Two women are suing the state of Nebraska to be recognized as the mother of both of their children, claiming that the state is denying them their parenthood because of their gender because an opposite-sex couple in their situation wouldn’t have their parenthood denied.
Erin Porterfield and Kristin Williams each carried one of their children and lived as a family even though they couldn’t get married in their state. The women broke up in 2013, two years before the Supreme Court would legalize marriage equality in all 50 states.
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Porterfield gave birth to their first son, Kadin, nineteen years ago. Three years later, Williams gave birth to Cameron.
Since they couldn’t get legally married, though, the state only allowed each child’s biological mother to be listed on their birth certificate.
Now, unless they get married, the state of Nebraska refuses to recognize them as equal parents to their children.
For years, they have attempted to update their sons’ birth certificates, but the state continues to reject them. A court has currently granted Williams and Porterfield in loco parentis rights over the other’s biological child, but that only provides temporary legal status rather than full parental rights.
Represented by the ACLU of Nebraska, as well as the law firm Koenig-Dunne, Williams and Porterfield, the women filed a lawsuit on Monday claiming the state is violating their constitutional rights and discriminating against them based on their gender.
Angela Dunne, a managing partner at Koenig-Dunne, explained to local news station 6 News that an unmarried straight couple would never be treated this way.
“If you had a man and a woman in this exact same scenario, not together anymore, never married, do not want to get married, so we don’t have adoption available to them, all the man needs to do is go and sign an acknowledgement of paternity and he gets put onto the birth certificate and it is a legal order then that he is a parent. Erin and Kristin can’t do that because they’re women.”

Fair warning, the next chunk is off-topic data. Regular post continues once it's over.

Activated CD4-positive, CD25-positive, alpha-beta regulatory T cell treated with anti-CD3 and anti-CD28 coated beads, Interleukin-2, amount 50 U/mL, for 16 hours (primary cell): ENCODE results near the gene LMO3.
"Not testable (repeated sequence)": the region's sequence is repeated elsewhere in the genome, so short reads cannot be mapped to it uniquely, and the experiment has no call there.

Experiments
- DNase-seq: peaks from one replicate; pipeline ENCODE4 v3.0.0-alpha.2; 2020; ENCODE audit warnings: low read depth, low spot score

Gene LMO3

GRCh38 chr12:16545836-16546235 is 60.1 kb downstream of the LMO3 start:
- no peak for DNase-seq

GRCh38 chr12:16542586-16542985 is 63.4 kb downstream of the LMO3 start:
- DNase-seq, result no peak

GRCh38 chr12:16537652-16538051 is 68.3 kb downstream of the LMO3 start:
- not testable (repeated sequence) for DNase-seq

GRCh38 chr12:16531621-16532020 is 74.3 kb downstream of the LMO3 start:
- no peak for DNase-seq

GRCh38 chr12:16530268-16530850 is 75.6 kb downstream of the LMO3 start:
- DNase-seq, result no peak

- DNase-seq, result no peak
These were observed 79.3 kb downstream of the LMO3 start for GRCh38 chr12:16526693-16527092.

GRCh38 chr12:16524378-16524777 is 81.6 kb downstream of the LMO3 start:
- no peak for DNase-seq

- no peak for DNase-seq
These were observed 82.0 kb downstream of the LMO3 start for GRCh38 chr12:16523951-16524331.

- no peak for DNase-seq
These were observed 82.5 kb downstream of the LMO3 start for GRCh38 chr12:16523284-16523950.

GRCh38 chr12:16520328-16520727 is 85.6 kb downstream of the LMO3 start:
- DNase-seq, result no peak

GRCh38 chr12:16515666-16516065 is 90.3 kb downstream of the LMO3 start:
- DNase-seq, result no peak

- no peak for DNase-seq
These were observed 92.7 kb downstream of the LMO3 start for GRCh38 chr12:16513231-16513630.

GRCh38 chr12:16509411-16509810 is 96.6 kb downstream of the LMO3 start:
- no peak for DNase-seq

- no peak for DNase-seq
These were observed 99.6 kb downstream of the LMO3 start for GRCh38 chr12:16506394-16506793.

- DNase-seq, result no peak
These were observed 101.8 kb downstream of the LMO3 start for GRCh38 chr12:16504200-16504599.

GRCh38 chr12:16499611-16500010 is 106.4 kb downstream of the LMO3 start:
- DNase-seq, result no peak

The lawsuit is petitioning the state to allow anyone, regardless of gender, to provide voluntary acknowledgment of paternity rights.
For Williams and Porterfield, gaining these rights is a way to protect their children. “It makes me feel more secure to know Kirstin is there should anything happen to me,” Porterfield told local ABC affiliate KETV.
“My concern is that, would one of us pass away all of a sudden, that the kids get equal access to the benefits therein without unfair taxation,” Williams added.
Right now, each woman’s non-biological son would be taxed on an inheritance as if they were not related.
“Our sons are our entire world and we want to make sure we’re doing right by them,” Porterfield said in a statement released by the ACLU. “Our boys have a right to the security of having both parents on their birth certificates, a required document in so many life changes and decisions. That’s why this matters to us. It’s about looking out for our sons.”
This summer, the moms submitted a Voluntary Acknowledgment of Parentage form that was edited to be gender neutral. The Nebraska Department of Health and Human Services (DHHS) turned it down.
DHHS responded with a letter stating that “at this time, the only routes to legal parentage under Nebraska law are through marital presumption, adoption, or biological relationship,” and added that DHHS would have to “interpret new meaning into the current laws” in order for Williams and Porterfield to gain parental rights. Doing so, the letter said, would “extend beyond the authority of the executive branch.”
The moms’ lawsuit says that’s not true, since the state accepts declarations of paternity “without any thought or inquiry” to make sure there actually is a biological relationship, at least when it comes to men claiming to be fathers. They say this violates their equal protection rights in the U.S. Constitution because the only reason anyone is questioning their relationship to the children is because of their gender.
Nebraska Gov. Pete Ricketts (R) agreed.
“The couple had the opportunity to get married and chose not to,” Rickets incorrectly told KETV. “So, we looked at how Nebraska law reads and we applied Nebraska law.”
So Porterfield and Williams sued.
“The Ricketts administration didn’t have to go this route,” Williams told KETV. “They are choosing to take up taxpayer’s dollars, the time of everyone involved, to continue to pursue hateful actions towards queer people.”